It felt a bit like a “nothing” week. Nothing seemed to have been completed. Nothing came back from emails, messages and calls. Nothing transpired from a months-long process to solidify a relationship. Nothing. -Ish.
We were invited to a meeting of “interesting people'' by a friendly neighbour.
“I know you will love them,” she exclaimed, “They are all a little different, and you, with your work, I think you will fit right in.”
Us, with our work, hey? A little different? We accepted and said “Yes!”
Over the course of the days running up to the event we were reminded that “Tobie” was going to demonstrate some Tai Chi and talk about his journey to Zen. Okay, this was sounding pretty interesting.
Sandton by night. Reminiscent of Chicago
A meeting of minds
Our friendly neighbours picked us up and we tootled off to Sandton. The hosts live on the eighth floor of a snazzy apartment block originally intended to be a hotel. COVID! Once we had manoeuvred our way through multiple layers of security we squeezed into the tiny lift, told it where to go and were soundlessly delivered to our designated floor. We waited, getting ever so slightly panicked (it was a very small space), until our host flung open the heavy metal door, mirthful and welcoming. We fell into a space full of people chatting and nibbling and drinking.
Matthew scoured the environment for a stairwell. Just in case. The lift had done nothing for his sense of claustrophobia and alertness to disaster. We walked out onto the tiny balcony and looked across the Sandton night. It felt a bit like a miniature Chicago, with its scent of organised crime, just no lake and no waterways and no Bean.
The last vestiges of Jacaranda blossoms carpeting everywhere
A dappled group
We were introduced to the dappled group, sucking on grapes and sipping wine around the table. Then to the L-shaped couch where Kumaran said, “Call me KC, if you can’t say my name.”
“Who can’t pronounce Kumaran?” Chantal asked, wondering what it was about those who find it difficult or tedious to pronounce names different to theirs.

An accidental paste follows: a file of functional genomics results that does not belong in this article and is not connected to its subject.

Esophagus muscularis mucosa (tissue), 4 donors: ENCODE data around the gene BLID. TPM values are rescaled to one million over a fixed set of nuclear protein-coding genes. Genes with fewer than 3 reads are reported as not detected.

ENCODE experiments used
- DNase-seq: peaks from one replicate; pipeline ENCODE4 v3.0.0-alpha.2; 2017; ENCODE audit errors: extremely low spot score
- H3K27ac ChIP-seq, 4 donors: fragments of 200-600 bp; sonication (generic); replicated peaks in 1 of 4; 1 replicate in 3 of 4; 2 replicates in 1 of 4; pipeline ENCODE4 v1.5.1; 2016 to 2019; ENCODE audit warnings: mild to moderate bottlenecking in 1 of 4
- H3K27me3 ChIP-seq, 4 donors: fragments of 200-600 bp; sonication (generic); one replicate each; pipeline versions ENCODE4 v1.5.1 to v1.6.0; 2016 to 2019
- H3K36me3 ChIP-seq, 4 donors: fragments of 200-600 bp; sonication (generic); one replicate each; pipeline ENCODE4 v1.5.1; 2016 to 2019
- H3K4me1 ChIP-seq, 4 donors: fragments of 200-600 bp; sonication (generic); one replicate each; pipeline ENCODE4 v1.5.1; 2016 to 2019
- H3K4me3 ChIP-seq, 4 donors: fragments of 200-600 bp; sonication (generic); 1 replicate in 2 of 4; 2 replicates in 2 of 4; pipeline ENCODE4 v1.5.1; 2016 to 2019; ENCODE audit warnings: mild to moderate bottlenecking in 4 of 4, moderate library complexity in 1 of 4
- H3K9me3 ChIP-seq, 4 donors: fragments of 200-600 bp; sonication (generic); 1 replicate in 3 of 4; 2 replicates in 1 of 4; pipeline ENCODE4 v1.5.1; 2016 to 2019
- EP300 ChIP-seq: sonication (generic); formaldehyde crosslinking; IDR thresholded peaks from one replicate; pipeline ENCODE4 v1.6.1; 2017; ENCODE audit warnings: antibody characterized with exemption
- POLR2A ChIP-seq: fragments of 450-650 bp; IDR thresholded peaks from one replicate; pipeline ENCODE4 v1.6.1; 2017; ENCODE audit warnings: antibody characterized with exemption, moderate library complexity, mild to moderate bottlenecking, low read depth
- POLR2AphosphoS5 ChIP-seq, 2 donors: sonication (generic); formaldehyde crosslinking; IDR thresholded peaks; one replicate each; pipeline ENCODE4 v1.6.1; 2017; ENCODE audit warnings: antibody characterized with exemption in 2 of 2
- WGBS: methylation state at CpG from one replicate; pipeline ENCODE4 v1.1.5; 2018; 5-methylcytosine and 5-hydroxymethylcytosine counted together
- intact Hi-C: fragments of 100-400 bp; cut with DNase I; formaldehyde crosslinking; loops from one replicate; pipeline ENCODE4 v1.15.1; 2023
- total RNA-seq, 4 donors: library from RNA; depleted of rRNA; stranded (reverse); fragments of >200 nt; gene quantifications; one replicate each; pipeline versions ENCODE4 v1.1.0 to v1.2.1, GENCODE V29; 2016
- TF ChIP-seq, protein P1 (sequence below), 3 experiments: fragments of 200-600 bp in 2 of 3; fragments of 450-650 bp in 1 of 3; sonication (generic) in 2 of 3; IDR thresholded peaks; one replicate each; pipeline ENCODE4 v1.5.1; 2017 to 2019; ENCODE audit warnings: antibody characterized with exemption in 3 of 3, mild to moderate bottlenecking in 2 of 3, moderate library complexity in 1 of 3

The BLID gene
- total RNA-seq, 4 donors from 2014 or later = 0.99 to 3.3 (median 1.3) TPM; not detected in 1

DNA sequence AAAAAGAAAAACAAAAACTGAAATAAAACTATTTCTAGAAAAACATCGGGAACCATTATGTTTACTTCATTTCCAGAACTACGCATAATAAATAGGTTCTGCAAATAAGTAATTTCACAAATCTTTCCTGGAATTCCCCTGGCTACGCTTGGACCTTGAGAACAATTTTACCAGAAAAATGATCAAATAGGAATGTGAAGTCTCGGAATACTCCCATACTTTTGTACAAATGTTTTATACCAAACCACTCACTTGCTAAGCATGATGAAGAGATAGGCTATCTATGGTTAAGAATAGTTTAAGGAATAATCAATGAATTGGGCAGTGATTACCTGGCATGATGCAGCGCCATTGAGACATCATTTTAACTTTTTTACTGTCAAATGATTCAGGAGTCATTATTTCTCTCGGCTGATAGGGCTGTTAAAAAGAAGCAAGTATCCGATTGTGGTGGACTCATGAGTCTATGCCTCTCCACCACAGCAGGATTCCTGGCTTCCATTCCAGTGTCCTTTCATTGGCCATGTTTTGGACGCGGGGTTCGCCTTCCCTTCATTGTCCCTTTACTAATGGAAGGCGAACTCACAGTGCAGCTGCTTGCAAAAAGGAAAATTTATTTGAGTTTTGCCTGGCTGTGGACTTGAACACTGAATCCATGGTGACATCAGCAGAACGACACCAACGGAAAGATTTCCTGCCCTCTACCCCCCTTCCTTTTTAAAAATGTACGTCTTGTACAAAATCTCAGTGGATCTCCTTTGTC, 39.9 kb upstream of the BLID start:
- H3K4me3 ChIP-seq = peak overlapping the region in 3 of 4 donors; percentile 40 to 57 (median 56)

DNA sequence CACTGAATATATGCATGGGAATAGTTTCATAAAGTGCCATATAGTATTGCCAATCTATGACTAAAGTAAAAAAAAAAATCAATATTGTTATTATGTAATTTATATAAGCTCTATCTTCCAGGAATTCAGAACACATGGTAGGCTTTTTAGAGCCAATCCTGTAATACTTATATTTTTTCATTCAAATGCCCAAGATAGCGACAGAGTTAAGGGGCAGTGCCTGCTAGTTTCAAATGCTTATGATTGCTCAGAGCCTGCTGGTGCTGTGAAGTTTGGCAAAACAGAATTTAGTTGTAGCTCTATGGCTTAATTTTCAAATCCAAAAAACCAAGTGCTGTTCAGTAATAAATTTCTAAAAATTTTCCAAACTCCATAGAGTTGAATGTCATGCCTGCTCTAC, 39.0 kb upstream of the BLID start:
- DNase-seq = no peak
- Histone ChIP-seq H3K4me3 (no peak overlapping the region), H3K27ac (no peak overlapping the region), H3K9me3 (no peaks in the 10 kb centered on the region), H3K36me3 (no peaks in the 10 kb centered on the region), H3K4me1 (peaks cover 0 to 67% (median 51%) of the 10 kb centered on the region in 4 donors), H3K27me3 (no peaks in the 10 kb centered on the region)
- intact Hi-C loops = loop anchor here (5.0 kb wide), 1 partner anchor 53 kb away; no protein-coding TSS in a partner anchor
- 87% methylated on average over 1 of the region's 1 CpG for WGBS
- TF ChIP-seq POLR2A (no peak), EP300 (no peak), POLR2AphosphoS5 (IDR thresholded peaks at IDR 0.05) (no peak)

Finally Tobie. “Oh it’s Tobie Cronje,” whispered Matthew, “I was expecting a Toby.” He smiled up at the kind face with the distinctive jaw, at the top of the oh-so recognisable beanpole frame.
A sun halo, formed by ice crystals refracting light, gleamed and glowed above in the week
That comedic character
For those old enough to remember when television was first introduced into this country in the late ‘70’s Tobie Cronje was a regular comedic actor in many Afrikaans programmes. At 74 years of age he still acts and he does Tai Chi, has done so for the last 30 years, and has an enduring interest in Zen. Who would have thought?
It was an eclectic bunch who gathered round to listen to Tobie’s story. He shared favourite anecdotes and koans* from a number of books, brought along especially for the occasion. (*We’ve shared an example of a well known koan below).
Once the rains come, Johannesburg is transformed from dustbowl to lush paradise
Moving and engaging
Some braver souls tried out a Tai Chi form or two. They waded through invisible water, held invisible balls, breathed deep into their bellies and stood, wobbling, on one leg. It all looks so elegant and graceful until you try it yourself. The white crane flashing its wings quickly becomes the distressed hadeda collapsing on his beak! Caaaah!
It was a sparkling evening of interesting conversations with a robustly diverse group of people who were curious and attentive. We felt at home with this open, warm non-judgmental group and wanted to come to the next meeting.
You never can tell who you are going to encounter, or what they really are all about, even if you think you do. You really never can judge a book by its cover.
Until next time.
Yours in feeling,
Chantal & Matthew
What is a koan?
Here’s a great explanation of a koan taken from Brian Rock’s lovely book on the subject called: I Scream Koans: The Secret Zen Wisdom of Children's Literature.
A koan is a traditional Zen Buddhist technique to stimulate awareness beyond thinking. It’s designed to be a paradox, a riddle without an answer. It is designed to point out the limits of logical thinking, and thereby lead to enlightenment.
The most famous example is, “What is the sound of one hand clapping?”
Your first instinct is to think it doesn’t make a sound at all. But what if silence is the answer? How do we still our mind to achieve that level of silence? But clapping is a way of getting attention or showing approval. So, what is the one had clapping for? Are we trying to get our own attention? And on and on the questions pile up.
Here’s an example of a famous koan (source unknown) called A Cup of Tea.
Nan-in, a Japanese master during the Meiji era (1868–1912), received a university professor who came to inquire about Zen.
Nan-in served tea. He poured his visitor’s cup full, and then kept on pouring.
The professor watched the overflow until he no longer could restrain himself. “It is overfull. No more will go in!”
“Like this cup,” Nan-in said, “you are full of your own opinions and speculations. How can I show you Zen unless you first empty your cup?”
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